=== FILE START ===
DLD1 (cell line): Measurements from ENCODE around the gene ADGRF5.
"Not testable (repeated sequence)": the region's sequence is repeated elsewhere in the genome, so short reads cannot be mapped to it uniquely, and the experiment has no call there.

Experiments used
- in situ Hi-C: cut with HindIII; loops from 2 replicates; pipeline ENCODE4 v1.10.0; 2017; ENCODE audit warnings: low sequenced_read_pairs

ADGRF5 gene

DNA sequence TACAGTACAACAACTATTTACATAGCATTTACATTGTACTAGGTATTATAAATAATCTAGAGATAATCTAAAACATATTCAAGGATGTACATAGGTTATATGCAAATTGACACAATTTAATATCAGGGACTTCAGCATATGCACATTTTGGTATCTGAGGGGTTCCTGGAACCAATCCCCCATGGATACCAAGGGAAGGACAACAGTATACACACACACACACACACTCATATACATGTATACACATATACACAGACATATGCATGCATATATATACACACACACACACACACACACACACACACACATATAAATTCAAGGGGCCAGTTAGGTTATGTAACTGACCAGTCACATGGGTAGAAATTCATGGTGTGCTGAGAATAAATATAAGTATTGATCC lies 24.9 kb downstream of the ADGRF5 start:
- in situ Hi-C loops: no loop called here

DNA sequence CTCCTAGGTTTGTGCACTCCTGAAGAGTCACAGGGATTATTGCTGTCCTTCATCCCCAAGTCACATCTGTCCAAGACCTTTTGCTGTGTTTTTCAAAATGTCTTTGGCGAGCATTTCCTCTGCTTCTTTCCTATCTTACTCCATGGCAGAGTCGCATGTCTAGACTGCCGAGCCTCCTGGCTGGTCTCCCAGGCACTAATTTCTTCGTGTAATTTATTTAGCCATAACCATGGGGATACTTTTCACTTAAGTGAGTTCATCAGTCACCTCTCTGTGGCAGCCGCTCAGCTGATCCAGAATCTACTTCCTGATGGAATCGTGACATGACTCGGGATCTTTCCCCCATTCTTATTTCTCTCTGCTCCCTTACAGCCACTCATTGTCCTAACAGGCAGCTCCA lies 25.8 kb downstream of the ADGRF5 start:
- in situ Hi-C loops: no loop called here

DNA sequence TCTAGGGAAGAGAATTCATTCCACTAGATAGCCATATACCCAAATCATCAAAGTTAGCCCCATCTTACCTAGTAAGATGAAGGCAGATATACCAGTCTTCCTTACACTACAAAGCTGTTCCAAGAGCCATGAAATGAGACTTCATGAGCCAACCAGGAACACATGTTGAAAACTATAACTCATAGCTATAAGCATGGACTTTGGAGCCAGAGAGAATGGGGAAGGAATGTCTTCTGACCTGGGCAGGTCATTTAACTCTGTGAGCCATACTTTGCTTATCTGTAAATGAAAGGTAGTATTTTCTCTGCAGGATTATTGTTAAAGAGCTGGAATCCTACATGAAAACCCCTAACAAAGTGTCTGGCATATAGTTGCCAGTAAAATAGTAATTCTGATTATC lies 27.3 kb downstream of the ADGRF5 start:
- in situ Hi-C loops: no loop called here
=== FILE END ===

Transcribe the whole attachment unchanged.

DLD1 (cell line): Measurements from ENCODE around the gene ADGRF5.
"Not testable (repeated sequence)": the region's sequence is repeated elsewhere in the genome, so short reads cannot be mapped to it uniquely, and the experiment has no call there.

Experiments used
- in situ Hi-C: cut with HindIII; loops from 2 replicates; pipeline ENCODE4 v1.10.0; 2017; ENCODE audit warnings: low sequenced_read_pairs

ADGRF5 gene

DNA sequence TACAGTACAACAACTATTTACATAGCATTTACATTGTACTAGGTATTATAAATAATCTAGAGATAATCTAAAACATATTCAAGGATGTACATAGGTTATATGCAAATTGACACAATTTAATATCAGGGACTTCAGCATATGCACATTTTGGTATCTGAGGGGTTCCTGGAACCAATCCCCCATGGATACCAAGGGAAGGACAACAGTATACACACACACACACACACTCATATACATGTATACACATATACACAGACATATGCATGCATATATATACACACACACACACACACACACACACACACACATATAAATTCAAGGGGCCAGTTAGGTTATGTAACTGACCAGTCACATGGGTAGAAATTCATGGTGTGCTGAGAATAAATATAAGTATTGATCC lies 24.9 kb downstream of the ADGRF5 start:
- in situ Hi-C loops: no loop called here

DNA sequence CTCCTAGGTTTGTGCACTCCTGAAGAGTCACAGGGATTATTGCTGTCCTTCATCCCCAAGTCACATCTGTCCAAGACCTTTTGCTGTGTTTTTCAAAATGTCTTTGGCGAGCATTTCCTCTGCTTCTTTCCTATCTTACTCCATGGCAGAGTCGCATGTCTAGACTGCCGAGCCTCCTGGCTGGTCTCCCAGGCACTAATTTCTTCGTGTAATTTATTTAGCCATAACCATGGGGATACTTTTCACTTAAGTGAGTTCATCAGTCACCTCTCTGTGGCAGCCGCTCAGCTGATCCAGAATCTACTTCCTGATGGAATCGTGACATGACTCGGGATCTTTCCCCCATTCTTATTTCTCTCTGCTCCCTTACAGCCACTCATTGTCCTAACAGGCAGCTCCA lies 25.8 kb downstream of the ADGRF5 start:
- in situ Hi-C loops: no loop called here

DNA sequence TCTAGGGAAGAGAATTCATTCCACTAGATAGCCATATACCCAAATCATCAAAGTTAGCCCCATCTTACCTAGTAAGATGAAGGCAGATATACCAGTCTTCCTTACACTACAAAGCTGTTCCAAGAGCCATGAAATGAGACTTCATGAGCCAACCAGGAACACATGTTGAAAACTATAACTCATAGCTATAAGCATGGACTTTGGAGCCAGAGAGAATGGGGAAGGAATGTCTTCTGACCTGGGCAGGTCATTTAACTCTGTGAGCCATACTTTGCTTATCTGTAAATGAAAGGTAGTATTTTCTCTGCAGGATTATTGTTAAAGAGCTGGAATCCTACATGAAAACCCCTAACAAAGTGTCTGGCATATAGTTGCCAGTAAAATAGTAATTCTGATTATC lies 27.3 kb downstream of the ADGRF5 start:
- in situ Hi-C loops: no loop called here